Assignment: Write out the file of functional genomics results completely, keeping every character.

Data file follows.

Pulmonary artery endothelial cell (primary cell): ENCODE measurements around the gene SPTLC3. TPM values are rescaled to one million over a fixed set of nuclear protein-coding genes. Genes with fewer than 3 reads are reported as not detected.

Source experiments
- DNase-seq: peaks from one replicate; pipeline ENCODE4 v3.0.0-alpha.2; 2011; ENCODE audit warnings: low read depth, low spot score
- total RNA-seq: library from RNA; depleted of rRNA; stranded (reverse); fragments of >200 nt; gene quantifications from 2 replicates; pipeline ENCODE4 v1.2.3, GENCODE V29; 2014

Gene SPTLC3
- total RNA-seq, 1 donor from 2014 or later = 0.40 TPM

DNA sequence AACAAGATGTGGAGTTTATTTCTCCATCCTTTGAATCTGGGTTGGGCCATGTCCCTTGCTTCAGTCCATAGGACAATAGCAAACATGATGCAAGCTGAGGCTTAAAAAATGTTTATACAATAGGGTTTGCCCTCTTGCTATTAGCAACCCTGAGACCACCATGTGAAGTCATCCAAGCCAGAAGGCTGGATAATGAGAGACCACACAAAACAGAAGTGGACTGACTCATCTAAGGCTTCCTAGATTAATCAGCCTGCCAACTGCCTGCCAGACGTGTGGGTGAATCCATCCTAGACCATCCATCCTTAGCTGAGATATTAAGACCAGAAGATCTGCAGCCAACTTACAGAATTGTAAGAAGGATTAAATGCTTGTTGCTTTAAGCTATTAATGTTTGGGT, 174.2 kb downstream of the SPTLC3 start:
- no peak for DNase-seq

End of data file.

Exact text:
Pulmonary artery endothelial cell (primary cell): ENCODE measurements around the gene SPTLC3. TPM values are rescaled to one million over a fixed set of nuclear protein-coding genes. Genes with fewer than 3 reads are reported as not detected.

Source experiments
- DNase-seq: peaks from one replicate; pipeline ENCODE4 v3.0.0-alpha.2; 2011; ENCODE audit warnings: low read depth, low spot score
- total RNA-seq: library from RNA; depleted of rRNA; stranded (reverse); fragments of >200 nt; gene quantifications from 2 replicates; pipeline ENCODE4 v1.2.3, GENCODE V29; 2014

Gene SPTLC3
- total RNA-seq, 1 donor from 2014 or later = 0.40 TPM

DNA sequence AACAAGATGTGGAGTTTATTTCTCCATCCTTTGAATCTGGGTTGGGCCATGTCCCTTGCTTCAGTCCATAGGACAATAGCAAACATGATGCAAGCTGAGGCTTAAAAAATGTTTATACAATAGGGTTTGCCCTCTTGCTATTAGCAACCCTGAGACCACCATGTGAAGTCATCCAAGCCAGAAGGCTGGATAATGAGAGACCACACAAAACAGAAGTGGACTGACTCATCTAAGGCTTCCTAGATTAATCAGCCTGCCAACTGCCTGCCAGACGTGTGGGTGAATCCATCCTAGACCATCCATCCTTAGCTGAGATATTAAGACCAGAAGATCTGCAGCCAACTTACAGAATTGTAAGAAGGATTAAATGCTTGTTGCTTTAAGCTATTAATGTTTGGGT, 174.2 kb downstream of the SPTLC3 start:
- no peak for DNase-seq